Hive inspection: 19 July 2016

This time of the year can be hard for bees–we’re  enjoying the results of their work earlier in the year but there’s not a lot for them to tote back to the hive to store in preparation for winter right now. As a beekeeper, dripping sweat in feels-like 97ºF temperatures, it can be a bit difficult to realize the ladies in the hive are in the midst of preparing for winter, or that while we enjoy plenty they are in a dearth of nectar and pollen–that bees can starve at this time of the year if the beekeeper is not keeping up with what the colony needs.

hive addedThis was a routine inspection as, from the outside, both hives appear to be doing well, judging by traffic in and out though not much pollen seems to be carried into either hive. But that’s expected at this time of the year while we’re waiting for asters and goldenrod to bloom.

Although I can see the effect of the dearth with less brood, Rosemarinus colony has almost a full super of honey that is capped. My intention for that box was for cut-comb honey until the ladies declared it partly a brood box. Now there is only a very narrow band of drone brood on the lower edge of the center frames and the areas where brood had been are being filled with pollen and nectar. I was hoping to snatch a couple of the lateral frames for cut-comb honey even this late in the season but the girls have decided to put pollen there so I won’t take those frames now. (Learning experience for beekeeper!). I’m happy to see that much honey and pollen stored at this time of the year. Though I still haven’t seen that queen, I do see evidence that she’s doing what queens are supposed to do–brood in all stages and lots of workers also doing their thing.

Salvia hive (from the swarm earlier in the year) has grown well over the summer–lots of bees. Since I saw brood in all stages I didn’t spend a lot of time searching for the queen, but feel sure that this colony is queenright. The fourth box on this hive had been intended as a honey super so I had put a queen excluder on; the ladies seem to be reluctant to start drawing comb above it. They simply propolized it down to the top of the frames below. I removed it once I managed to free it from all the propolis and hope they will use it to store more honey for the winter. I’ll have to go back into the hive when the fall nectar flow starts to make sure that they are using those frames for honey storage. This hive also had capped honey and what appeared to me to be reasonable pollen stores for this time of year.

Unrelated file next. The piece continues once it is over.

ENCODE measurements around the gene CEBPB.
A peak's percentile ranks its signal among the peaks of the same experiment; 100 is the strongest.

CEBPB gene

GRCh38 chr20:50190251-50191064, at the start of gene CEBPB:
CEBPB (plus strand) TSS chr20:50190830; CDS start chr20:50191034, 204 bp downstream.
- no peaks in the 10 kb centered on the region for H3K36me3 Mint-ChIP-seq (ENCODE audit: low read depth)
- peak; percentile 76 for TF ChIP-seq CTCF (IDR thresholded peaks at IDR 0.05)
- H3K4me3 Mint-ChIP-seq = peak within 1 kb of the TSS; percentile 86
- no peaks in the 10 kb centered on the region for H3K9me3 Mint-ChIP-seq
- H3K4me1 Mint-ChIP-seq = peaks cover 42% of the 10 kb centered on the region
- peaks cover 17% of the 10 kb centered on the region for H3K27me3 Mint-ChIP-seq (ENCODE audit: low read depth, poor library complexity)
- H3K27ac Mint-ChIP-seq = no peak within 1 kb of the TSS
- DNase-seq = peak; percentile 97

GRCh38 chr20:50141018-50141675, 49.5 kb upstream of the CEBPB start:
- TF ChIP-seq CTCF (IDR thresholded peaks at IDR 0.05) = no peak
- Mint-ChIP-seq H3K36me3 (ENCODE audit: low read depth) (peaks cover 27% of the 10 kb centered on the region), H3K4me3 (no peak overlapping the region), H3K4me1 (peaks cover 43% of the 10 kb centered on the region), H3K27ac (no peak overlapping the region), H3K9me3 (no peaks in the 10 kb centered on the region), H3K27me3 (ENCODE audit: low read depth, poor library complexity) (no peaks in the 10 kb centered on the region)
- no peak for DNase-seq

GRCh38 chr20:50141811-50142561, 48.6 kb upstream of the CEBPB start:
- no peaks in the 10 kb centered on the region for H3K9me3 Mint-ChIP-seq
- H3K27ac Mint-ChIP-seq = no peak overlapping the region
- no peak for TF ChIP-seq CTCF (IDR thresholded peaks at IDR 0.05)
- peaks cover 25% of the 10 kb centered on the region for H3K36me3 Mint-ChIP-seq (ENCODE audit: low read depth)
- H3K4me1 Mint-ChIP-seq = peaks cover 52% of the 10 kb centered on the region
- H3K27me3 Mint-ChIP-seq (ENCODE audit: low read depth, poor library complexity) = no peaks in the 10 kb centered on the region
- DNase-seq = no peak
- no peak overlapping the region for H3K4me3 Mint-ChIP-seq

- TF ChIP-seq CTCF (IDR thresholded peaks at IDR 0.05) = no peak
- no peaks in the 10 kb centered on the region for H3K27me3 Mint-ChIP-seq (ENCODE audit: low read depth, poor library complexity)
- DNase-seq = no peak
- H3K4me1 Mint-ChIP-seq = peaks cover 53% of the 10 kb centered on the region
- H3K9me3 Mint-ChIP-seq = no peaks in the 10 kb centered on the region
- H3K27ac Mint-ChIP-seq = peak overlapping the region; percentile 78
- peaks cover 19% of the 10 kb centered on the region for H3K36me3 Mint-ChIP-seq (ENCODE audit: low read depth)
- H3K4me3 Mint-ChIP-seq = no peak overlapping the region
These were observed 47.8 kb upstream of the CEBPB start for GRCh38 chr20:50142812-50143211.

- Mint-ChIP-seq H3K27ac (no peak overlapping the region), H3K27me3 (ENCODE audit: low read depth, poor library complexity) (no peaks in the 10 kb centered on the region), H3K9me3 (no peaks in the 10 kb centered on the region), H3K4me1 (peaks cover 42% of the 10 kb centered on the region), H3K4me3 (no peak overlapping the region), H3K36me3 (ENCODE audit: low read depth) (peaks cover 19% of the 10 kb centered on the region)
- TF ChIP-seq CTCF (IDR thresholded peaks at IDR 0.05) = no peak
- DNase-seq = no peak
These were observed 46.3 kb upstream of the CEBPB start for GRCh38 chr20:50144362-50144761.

I’m so happy to see that both colonies appear to be in fine fettle for this time of year. I’ll put sugar syrup feeders on both hives today even with the honey stores that I saw because we are now in a dearth. When the aster and goldenrod come into bloom I’ll quit feeding until that bloom is over. I just don’t want the bees to have to use the current honey and pollen stores for survival right now. Those need to be saved for wintertime.

I also noticed (thanks to two stings while working the hive) that the girls are a bit testier than usual. After some research on one of my favorite beekeeping websites (Honey Bee Suite) I found a list of things that may make bees more aggressive. Among the things listed were nectar dearth, heat and high humidity, and rainy weather–all of which have been present in the last few days–and two present  right now.  The ground around my hives was definitely wet from the rain of the last few day and the dew point was in the 70s.

I guess I should be grateful that I got only two stings from the ladies! I’m sure I was grumpier after working for several hours in the heat and humidity, so I can understand theirs though I don’t care for the way in which they choose to communicate it to me.